Tag Archives: Jerry Herman Awards

2017 Jerry Herman Award Moments

Each year we bring more than 30 high schools together to celebrate theatre arts education. See some of our favorite Jerry Herman Award Moments of 2017

Opening Number Rehearsals

Each participating school sends on male and one female participant to the Jerry Herman Awards to audition for the Best Actor/Actress category. In addition, these participants perform the opening number the night of the award show.

JHA participants begin working through the opening number music early Saturday morning.

Boys begin auditioning for opening number solos

Boys working through the opening number music

Girls take turns auditioning for opening number solos

Participants begin learning opening number choreography

The JHA welcome back Josh Strobl to help open the show

Participants listen closely to choreography instructions

Finalist, Sully Zack waits in the wings while his fellow participants learn a block of choreography

 

 

Jerry Herman Awards Night

The night of the show the Best Actor/Actress participants open the show and are immediately narrowed down to 6 finalists. From there, finalists perform one more time in front of our judges. The judges then select two winners move on to the Jimmy Awards competition in NYC.  In addition to the 6 finalists’ solos, 12 category awards given away and a few schools are asked to perform a number from their production.

Participants pose for a quick photo with Music Director, Michael Orland, before the show begins.

2016 JHA Winner Josh Strobl returns to help open the 2017 JHA

Amaris Griggs on right performs her opening number solo.

Television Personality George Pennacchio emcee’s the Jerry Herman Awards

Finalist Ariana Prappas from San Marino High School performs Light in the Piazza

Finalist Cameron Vargas from Crescenta Valley High School performs Music of the Night

Finalist Brezae Weeks from HArts Academy performs I’m Here

Finalist Sully Zack from John Burroughs High School Performs Extraordinary

Finalist Brighton Thomas from John Burroughs High School performs With You

Finalist Robert Diehl from Mira Costa High School performs Oh What a Beautiful Morning

Palos Verdes Peninsula performs 76 Trombones from The Music Man

Palos Verdes Peninsula performs 76 Trombones from The Music Man

Mira Costa High School performs The Farmer and The Cowman from Oklahoma!

Mira Costa High School performs The Farmer and The Cowman from Oklahoma!

Saugus High School performs Tradition from Fiddler on the Roof

Saugus High School performs Tradition from Fiddler on the Roof

2017 JHA Winners pose with the judges. From left: Josh Strobl (2016 JHA winner) Kenny Ortega, Cathy Rigby, Cameron Vargas, Brighton Thomas, Nancy Dussault, John Bowab, and Lewis Wilkenfeld

 

 

Jerry Herman Awards 2016

By Evan Henerson

The stage was set. The players, clad in a mixture of rehearsal tights and hoodies, were locked in on the task at hand. Actor Sage Cobos idly twirled a plunger like a baton. Their 45 minutes of on-stage preparation time were dwindling away, and the company of de Toledo High School’s “Urinetown” still had vocal warm-ups to execute and a run through to run through.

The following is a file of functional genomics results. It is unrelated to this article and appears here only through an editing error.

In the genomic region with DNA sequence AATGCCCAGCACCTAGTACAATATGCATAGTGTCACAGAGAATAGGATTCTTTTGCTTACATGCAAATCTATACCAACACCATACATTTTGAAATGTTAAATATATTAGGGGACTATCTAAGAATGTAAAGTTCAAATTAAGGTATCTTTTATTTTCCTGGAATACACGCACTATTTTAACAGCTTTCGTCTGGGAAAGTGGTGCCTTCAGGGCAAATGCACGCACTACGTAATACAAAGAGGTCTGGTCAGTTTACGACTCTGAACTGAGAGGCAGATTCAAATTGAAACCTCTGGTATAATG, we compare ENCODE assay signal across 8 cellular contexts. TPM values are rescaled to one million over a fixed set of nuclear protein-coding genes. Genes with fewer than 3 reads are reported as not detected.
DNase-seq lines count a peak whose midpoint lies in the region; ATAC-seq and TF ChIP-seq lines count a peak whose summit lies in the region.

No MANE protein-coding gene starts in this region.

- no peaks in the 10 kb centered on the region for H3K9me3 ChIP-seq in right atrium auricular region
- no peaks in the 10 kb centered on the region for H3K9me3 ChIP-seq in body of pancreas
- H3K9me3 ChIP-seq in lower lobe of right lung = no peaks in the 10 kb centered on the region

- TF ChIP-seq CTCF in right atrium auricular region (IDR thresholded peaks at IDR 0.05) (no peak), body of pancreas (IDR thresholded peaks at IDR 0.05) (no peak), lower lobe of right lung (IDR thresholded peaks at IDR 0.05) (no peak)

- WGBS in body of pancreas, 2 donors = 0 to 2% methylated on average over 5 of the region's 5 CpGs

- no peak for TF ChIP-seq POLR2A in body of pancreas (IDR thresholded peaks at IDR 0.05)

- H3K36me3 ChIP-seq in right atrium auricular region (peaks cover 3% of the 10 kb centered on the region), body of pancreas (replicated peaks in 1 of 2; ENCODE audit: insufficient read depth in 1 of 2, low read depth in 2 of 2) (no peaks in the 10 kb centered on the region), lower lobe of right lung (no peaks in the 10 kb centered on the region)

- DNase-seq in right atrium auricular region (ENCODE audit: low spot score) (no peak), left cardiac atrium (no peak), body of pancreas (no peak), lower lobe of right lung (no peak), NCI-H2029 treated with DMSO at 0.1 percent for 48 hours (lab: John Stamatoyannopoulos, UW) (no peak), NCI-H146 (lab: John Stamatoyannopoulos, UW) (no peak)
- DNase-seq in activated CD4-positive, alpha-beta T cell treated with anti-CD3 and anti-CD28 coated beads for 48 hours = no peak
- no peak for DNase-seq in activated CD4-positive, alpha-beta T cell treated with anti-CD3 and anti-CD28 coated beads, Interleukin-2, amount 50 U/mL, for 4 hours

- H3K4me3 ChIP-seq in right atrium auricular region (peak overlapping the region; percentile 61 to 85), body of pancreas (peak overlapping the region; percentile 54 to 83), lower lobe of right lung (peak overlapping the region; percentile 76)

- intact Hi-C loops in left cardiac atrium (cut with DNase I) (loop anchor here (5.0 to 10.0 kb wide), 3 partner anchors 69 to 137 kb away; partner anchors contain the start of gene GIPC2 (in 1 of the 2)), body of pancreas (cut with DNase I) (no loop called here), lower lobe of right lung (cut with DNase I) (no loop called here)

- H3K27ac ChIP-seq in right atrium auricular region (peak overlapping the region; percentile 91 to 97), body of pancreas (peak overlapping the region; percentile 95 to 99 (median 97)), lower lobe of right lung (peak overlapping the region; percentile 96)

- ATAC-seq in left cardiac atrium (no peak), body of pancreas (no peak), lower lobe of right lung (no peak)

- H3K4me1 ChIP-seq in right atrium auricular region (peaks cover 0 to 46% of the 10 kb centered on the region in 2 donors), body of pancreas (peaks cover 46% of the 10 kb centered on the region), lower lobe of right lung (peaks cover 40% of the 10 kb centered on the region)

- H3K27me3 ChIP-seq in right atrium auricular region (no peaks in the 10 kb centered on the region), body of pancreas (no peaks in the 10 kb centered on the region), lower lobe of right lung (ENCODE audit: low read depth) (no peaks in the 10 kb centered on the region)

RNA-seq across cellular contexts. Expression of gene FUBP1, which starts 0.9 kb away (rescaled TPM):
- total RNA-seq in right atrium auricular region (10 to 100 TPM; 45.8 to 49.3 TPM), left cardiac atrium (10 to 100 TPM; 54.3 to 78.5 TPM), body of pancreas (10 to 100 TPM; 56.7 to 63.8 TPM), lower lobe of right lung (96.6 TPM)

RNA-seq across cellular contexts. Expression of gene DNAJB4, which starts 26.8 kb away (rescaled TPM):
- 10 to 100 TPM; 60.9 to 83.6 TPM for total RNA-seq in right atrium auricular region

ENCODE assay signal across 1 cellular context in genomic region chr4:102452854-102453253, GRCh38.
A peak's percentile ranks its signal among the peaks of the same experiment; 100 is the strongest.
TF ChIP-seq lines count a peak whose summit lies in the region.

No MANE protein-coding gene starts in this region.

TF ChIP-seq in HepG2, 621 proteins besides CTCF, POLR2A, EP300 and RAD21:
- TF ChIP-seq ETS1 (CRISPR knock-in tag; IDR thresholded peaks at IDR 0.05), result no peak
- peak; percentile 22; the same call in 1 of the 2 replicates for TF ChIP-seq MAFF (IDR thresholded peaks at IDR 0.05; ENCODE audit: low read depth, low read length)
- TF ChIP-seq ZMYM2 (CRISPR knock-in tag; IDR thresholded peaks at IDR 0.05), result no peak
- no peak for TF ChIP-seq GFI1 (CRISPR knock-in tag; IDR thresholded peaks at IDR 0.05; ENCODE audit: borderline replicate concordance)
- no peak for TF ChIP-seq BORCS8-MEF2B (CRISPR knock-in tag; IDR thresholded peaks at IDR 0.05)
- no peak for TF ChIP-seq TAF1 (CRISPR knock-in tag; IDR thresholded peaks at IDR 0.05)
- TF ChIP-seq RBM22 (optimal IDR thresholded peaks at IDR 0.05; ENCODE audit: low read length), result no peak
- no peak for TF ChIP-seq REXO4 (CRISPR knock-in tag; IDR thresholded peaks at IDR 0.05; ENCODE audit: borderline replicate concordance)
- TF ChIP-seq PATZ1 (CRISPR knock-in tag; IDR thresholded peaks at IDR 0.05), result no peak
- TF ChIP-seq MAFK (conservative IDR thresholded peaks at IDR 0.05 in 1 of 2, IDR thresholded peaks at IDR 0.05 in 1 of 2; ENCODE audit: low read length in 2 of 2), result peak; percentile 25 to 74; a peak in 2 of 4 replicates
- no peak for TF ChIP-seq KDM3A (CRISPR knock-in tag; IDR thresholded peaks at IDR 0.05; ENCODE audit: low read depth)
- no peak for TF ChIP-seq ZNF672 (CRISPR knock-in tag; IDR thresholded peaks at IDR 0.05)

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Sage Cabos (right) directs the “Urinetown” cast with his plunger

The actual performance was not due to start for another two hours, but the company’s director  spoke up with a final note of advice/warning.

“If you do not dance this to the point of exhaustion,” Diane Feldman told her ensemble, “I will seek vengeance upon you.”

The line may sound threatening, but Feldman – de Toledo’s drama, musical theater and vocal instruction teacher — knows her company, and nobody was intimidated. If a segment of your high school production is going to “graduate” from an auditorium or gymnasium to a one night showcase on the historic Hollywood Pantages Theatre, every member of your company will need to bring his or her A-game.

Feldman and the De Toledo “Urinetown-ers” did, and that’s why they were furiously blocking out the number “Run, Freedom, Run” which opened the second act of the 5th Annual Jerry Herman High School Musical Theatre Awards of Los Angeles. De Toledo, located in West Hills, was one of four schools selected to restage a portion of the musical staged during the year during the awards show.

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The Archer School for Girls performs a medley from “Spring Awakening”

Joining de Toledo were The Archer School for Girls performing a rocking medley from its all-female production of “Spring Awakening,” Oaks Christian School’s rendition of “We’ve got Magic to do” from “Pippin” and Village Christian School’s tap-happy, chimney sweep-laden medley from “Disney’s Marry Poppins.” Each of the four productions ended up capturing at least one Jerry Herman Award during the evening.

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Oaks Christian High School performing the opening number from “Pippin”

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Village Christian High School performing a medley from “Disney’s Mary Poppins”